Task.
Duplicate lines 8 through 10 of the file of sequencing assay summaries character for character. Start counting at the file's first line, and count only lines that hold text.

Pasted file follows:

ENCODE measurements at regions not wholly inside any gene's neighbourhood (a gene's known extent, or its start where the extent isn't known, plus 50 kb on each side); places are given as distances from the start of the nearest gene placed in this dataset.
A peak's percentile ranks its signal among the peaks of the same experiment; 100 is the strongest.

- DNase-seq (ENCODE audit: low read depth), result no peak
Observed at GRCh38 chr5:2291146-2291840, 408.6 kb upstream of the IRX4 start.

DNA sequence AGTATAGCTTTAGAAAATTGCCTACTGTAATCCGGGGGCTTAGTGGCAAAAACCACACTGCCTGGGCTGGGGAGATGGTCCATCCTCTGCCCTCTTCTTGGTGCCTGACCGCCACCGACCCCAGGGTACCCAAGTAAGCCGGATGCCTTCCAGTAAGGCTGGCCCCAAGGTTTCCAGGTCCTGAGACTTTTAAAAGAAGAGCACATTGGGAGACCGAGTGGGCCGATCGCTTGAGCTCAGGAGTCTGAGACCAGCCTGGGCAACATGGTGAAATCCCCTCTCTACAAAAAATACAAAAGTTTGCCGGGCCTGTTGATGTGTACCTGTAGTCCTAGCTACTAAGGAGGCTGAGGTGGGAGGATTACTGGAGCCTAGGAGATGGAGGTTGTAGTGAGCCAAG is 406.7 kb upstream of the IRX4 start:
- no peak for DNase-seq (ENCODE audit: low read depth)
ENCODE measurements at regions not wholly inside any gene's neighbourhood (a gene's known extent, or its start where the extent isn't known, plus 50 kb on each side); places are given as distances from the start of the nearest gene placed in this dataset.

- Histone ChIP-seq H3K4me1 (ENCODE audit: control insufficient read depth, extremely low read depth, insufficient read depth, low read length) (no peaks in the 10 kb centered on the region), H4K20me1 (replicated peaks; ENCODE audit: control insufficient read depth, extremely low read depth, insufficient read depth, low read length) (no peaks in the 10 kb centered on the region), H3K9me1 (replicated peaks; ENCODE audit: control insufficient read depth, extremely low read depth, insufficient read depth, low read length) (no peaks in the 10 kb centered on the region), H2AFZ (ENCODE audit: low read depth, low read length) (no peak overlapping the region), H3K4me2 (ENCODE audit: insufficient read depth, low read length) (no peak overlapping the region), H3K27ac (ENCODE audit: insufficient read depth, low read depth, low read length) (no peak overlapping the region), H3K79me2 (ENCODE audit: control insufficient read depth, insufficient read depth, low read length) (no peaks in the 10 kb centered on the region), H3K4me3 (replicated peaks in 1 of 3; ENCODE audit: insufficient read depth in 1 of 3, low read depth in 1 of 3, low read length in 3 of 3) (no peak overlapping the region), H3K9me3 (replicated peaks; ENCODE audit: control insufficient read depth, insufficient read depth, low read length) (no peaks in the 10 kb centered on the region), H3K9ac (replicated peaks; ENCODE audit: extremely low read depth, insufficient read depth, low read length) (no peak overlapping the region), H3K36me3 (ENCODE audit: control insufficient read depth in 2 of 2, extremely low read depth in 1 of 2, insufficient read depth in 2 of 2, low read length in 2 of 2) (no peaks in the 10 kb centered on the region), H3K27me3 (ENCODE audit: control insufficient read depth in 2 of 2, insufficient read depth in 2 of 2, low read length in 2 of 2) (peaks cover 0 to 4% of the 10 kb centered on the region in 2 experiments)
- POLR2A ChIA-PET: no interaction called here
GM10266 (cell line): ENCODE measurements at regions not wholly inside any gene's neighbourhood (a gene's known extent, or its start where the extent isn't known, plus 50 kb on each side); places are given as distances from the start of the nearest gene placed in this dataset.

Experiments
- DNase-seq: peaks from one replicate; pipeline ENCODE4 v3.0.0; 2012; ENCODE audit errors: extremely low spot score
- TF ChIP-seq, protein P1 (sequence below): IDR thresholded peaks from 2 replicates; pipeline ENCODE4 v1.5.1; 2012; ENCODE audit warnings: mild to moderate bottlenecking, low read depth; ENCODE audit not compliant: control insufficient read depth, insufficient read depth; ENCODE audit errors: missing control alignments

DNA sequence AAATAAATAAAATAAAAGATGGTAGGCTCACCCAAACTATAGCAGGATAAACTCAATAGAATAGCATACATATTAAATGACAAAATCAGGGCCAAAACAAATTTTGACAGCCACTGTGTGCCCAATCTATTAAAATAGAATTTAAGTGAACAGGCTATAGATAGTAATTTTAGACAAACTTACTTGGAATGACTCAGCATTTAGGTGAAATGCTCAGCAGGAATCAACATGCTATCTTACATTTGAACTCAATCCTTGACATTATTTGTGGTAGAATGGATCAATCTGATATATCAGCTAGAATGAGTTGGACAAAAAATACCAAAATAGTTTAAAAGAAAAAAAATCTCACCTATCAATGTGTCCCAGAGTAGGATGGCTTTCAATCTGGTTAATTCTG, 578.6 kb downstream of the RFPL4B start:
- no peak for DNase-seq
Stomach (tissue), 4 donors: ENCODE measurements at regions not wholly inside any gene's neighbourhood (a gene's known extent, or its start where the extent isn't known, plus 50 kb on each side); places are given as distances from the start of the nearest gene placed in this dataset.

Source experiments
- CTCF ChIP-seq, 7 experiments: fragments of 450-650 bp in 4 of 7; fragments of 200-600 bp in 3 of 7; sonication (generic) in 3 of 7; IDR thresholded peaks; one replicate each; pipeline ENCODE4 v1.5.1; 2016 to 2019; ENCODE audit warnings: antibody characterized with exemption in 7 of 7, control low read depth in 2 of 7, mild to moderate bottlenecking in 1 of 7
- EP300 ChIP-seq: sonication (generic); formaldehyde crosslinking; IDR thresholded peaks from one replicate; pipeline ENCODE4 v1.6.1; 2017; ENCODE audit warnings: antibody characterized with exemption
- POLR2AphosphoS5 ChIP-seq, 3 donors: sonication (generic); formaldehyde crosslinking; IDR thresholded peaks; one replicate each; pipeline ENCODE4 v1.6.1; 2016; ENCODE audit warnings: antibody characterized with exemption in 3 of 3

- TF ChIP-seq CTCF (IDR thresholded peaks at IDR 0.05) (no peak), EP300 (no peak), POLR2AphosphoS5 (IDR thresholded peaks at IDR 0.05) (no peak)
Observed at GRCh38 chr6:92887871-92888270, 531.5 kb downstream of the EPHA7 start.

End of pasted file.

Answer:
- Histone ChIP-seq H3K4me1 (ENCODE audit: control insufficient read depth, extremely low read depth, insufficient read depth, low read length) (no peaks in the 10 kb centered on the region), H4K20me1 (replicated peaks; ENCODE audit: control insufficient read depth, extremely low read depth, insufficient read depth, low read length) (no peaks in the 10 kb centered on the region), H3K9me1 (replicated peaks; ENCODE audit: control insufficient read depth, extremely low read depth, insufficient read depth, low read length) (no peaks in the 10 kb centered on the region), H2AFZ (ENCODE audit: low read depth, low read length) (no peak overlapping the region), H3K4me2 (ENCODE audit: insufficient read depth, low read length) (no peak overlapping the region), H3K27ac (ENCODE audit: insufficient read depth, low read depth, low read length) (no peak overlapping the region), H3K79me2 (ENCODE audit: control insufficient read depth, insufficient read depth, low read length) (no peaks in the 10 kb centered on the region), H3K4me3 (replicated peaks in 1 of 3; ENCODE audit: insufficient read depth in 1 of 3, low read depth in 1 of 3, low read length in 3 of 3) (no peak overlapping the region), H3K9me3 (replicated peaks; ENCODE audit: control insufficient read depth, insufficient read depth, low read length) (no peaks in the 10 kb centered on the region), H3K9ac (replicated peaks; ENCODE audit: extremely low read depth, insufficient read depth, low read length) (no peak overlapping the region), H3K36me3 (ENCODE audit: control insufficient read depth in 2 of 2, extremely low read depth in 1 of 2, insufficient read depth in 2 of 2, low read length in 2 of 2) (no peaks in the 10 kb centered on the region), H3K27me3 (ENCODE audit: control insufficient read depth in 2 of 2, insufficient read depth in 2 of 2, low read length in 2 of 2) (peaks cover 0 to 4% of the 10 kb centered on the region in 2 experiments)
- POLR2A ChIA-PET: no interaction called here
GM10266 (cell line): ENCODE measurements at regions not wholly inside any gene's neighbourhood (a gene's known extent, or its start where the extent isn't known, plus 50 kb on each side); places are given as distances from the start of the nearest gene placed in this dataset.